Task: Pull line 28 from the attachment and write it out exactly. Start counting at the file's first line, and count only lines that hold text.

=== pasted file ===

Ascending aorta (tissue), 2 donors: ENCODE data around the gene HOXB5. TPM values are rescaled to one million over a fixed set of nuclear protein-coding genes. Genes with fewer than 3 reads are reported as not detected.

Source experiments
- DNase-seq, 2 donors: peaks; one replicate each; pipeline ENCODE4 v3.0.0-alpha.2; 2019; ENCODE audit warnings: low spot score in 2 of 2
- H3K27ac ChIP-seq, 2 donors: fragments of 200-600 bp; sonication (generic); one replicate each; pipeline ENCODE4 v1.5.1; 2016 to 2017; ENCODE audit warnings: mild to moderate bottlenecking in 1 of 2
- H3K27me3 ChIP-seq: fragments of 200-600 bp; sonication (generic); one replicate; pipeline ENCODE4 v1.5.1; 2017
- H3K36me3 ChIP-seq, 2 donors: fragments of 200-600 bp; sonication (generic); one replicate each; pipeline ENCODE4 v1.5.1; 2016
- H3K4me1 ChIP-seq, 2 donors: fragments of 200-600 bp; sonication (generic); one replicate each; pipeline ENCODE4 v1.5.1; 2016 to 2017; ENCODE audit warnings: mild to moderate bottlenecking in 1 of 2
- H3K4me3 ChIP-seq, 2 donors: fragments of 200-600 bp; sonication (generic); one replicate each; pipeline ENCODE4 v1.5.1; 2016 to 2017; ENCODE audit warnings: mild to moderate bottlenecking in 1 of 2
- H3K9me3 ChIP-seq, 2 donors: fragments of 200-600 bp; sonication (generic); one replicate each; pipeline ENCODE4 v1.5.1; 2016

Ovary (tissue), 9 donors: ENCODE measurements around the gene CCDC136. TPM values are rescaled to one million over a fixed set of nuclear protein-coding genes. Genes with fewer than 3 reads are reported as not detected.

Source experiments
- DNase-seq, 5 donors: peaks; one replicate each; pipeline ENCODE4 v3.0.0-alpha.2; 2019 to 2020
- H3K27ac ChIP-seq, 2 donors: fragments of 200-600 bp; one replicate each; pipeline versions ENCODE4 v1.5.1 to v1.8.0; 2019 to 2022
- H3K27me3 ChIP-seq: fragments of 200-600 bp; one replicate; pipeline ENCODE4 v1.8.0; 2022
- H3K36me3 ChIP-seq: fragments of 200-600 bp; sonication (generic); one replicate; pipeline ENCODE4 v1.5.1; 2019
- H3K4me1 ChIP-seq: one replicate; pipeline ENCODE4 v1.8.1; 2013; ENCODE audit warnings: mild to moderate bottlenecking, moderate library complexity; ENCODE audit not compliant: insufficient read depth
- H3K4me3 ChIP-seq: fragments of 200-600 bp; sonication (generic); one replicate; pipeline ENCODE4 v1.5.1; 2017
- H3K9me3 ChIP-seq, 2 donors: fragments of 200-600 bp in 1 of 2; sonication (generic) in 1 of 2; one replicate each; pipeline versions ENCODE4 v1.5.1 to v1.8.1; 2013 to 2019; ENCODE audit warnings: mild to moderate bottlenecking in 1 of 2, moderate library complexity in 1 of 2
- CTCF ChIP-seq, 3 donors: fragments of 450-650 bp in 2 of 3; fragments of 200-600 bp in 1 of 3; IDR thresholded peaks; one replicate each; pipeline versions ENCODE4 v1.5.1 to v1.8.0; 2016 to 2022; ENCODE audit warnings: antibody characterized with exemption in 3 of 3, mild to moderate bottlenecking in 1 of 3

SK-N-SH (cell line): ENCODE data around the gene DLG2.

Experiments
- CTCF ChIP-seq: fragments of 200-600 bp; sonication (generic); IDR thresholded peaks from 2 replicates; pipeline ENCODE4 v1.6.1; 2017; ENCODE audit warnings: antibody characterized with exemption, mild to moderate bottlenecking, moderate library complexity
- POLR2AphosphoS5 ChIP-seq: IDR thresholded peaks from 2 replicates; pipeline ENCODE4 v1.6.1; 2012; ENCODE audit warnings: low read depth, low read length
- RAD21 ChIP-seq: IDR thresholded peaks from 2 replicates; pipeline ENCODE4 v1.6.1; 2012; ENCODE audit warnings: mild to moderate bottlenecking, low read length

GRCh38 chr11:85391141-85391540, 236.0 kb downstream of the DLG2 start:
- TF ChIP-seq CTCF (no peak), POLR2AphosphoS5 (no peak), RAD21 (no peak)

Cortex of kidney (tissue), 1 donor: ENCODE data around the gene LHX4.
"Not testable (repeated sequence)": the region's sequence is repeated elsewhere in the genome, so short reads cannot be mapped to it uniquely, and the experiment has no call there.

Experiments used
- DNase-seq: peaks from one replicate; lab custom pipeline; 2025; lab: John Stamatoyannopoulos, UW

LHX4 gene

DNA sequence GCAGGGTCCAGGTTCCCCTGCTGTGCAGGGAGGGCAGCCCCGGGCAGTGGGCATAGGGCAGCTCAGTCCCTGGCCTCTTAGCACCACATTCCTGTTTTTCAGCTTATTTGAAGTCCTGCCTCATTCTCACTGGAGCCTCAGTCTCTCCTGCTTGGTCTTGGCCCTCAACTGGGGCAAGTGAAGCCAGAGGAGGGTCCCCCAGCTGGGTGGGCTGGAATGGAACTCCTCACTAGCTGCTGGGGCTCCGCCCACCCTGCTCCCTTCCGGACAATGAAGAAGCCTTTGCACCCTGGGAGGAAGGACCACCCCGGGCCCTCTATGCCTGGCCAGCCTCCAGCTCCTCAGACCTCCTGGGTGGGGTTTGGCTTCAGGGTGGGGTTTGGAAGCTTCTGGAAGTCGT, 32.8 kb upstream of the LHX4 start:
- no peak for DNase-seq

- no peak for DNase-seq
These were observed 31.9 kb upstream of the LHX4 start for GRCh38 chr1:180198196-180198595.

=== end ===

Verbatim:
"Not testable (repeated sequence)": the region's sequence is repeated elsewhere in the genome, so short reads cannot be mapped to it uniquely, and the experiment has no call there.